“We need to raise concerns that when part-time drivers are not familiar with new routes, this won’t safeguard road safety,” he said.
Lee also pointed out that the Tai Po highway is a high-speed road with a speed limit of 70km/h, but there are many slopes and turns where drivers need to slow down. He called on the government to review such dangerous locations on high-speed roads and put up signs to remind drivers to reduce their speed.
Representatives of KMB attended a special meeting of Tai Po District Council on Monday morning, along with councillors and officials from different government departments.
Before the meeting, attendees stood in silence for about a minute to pay respects to the victims.
The KMB representatives bowed twice and apologised to all victims and their families.
KMB managing director Roger Lee Chak-cheong said an investigation committee formed by the company had held its first meeting and would submit a report within a month.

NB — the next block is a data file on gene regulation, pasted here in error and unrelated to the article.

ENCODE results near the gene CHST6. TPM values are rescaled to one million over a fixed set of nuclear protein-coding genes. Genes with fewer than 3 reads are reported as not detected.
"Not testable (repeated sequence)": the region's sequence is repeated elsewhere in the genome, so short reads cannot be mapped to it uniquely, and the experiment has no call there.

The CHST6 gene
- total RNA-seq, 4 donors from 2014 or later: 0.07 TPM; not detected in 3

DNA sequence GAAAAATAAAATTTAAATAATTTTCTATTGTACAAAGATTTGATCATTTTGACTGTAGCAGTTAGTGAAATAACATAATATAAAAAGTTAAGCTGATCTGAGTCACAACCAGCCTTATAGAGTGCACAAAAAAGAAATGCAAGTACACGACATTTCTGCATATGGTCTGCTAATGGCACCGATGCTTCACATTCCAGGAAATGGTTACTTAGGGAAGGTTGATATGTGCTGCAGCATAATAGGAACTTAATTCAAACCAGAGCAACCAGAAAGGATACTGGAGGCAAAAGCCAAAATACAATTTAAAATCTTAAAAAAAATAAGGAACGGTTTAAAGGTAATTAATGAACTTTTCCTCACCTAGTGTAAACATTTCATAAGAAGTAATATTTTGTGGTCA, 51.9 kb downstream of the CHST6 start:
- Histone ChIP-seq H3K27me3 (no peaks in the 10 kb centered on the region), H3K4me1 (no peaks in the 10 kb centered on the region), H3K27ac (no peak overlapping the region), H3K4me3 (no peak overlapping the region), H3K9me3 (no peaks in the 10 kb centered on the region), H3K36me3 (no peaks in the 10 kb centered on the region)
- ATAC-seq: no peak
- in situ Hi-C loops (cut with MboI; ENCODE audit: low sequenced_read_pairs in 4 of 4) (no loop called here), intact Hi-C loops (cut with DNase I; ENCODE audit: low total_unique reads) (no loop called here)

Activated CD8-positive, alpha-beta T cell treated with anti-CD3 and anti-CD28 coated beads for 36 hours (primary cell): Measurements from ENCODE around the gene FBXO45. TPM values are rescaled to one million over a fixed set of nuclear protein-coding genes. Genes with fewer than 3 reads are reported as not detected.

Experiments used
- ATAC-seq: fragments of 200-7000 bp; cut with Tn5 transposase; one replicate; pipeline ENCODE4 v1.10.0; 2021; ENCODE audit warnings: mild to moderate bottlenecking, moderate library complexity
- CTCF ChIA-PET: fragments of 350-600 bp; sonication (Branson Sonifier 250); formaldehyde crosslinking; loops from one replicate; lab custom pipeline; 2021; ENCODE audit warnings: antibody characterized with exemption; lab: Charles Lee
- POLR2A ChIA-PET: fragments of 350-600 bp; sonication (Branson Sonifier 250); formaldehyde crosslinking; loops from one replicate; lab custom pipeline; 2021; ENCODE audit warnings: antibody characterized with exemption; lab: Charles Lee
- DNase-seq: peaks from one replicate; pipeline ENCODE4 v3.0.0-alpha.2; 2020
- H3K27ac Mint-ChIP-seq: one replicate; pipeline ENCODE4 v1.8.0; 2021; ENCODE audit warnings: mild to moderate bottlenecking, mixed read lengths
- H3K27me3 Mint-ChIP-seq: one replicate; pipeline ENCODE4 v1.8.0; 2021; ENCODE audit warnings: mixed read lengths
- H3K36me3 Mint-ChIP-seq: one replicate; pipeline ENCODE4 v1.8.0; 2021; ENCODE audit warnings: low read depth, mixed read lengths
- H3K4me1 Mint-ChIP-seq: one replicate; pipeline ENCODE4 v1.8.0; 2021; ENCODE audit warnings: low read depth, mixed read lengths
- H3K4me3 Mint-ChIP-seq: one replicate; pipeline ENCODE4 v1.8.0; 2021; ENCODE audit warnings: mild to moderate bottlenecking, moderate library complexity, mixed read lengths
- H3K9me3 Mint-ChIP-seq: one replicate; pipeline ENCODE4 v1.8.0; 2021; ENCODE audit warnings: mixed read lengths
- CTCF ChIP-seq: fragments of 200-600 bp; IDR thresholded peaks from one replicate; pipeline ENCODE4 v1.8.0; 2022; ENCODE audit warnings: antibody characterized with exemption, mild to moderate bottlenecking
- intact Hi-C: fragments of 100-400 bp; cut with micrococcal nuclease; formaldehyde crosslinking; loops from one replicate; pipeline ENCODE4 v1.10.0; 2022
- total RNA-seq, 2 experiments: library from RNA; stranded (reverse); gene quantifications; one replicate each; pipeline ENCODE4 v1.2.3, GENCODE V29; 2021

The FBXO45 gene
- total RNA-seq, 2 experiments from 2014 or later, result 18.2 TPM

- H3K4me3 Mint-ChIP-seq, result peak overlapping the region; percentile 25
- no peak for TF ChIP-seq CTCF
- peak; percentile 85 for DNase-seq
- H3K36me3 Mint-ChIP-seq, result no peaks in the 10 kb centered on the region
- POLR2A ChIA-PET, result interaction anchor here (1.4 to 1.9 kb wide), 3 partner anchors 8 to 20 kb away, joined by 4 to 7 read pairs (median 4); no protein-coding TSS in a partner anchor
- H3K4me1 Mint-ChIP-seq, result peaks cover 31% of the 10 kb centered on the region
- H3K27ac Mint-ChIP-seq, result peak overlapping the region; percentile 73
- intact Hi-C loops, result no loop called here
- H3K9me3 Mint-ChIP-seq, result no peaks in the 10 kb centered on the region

Applicants applying as full-time drivers must possess a driving licence for a car or light goods vehicle. Patrick Pang Shu-hung, KMB depot general manager, said further training was offered to bus drivers before they started ferrying passengers.
“There will be eight days of driving training for eight hours each day. Afterwards they are assessed by the Transport Department for a bus [driving] licence,” Pang said. “After a driver gets a licence, there is another eight to 10 days of training, including route training.”
Pang said requirements for drivers hired on hourly rates would be stricter, as they had to first possess a licence for a public or private bus. They would then be given route training.